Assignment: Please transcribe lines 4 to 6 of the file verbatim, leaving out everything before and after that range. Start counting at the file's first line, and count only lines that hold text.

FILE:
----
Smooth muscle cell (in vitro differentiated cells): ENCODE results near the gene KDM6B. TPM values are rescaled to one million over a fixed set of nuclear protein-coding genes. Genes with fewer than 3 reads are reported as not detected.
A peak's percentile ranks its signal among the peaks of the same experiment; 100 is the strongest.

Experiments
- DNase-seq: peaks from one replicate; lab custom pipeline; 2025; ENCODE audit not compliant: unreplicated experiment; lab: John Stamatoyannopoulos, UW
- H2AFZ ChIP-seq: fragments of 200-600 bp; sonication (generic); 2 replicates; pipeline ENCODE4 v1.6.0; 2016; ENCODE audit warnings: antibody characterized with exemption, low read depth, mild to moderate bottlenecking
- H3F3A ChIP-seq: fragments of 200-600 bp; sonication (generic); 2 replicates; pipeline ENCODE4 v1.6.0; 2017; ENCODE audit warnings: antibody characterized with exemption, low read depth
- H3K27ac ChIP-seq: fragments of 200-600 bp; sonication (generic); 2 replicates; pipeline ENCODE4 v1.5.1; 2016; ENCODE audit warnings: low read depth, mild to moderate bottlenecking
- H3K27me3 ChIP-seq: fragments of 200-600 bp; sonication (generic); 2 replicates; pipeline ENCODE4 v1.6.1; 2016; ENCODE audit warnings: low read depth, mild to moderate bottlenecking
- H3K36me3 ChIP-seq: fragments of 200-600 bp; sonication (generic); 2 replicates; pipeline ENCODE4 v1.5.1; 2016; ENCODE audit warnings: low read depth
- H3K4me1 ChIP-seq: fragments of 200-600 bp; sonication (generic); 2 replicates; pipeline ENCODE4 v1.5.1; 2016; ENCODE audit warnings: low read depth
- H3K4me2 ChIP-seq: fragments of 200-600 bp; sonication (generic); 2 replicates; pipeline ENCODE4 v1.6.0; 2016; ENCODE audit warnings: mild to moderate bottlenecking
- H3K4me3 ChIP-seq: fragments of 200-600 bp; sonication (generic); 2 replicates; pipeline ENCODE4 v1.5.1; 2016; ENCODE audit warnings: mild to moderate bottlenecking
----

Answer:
- DNase-seq: peaks from one replicate; lab custom pipeline; 2025; ENCODE audit not compliant: unreplicated experiment; lab: John Stamatoyannopoulos, UW
- H2AFZ ChIP-seq: fragments of 200-600 bp; sonication (generic); 2 replicates; pipeline ENCODE4 v1.6.0; 2016; ENCODE audit warnings: antibody characterized with exemption, low read depth, mild to moderate bottlenecking
- H3F3A ChIP-seq: fragments of 200-600 bp; sonication (generic); 2 replicates; pipeline ENCODE4 v1.6.0; 2017; ENCODE audit warnings: antibody characterized with exemption, low read depth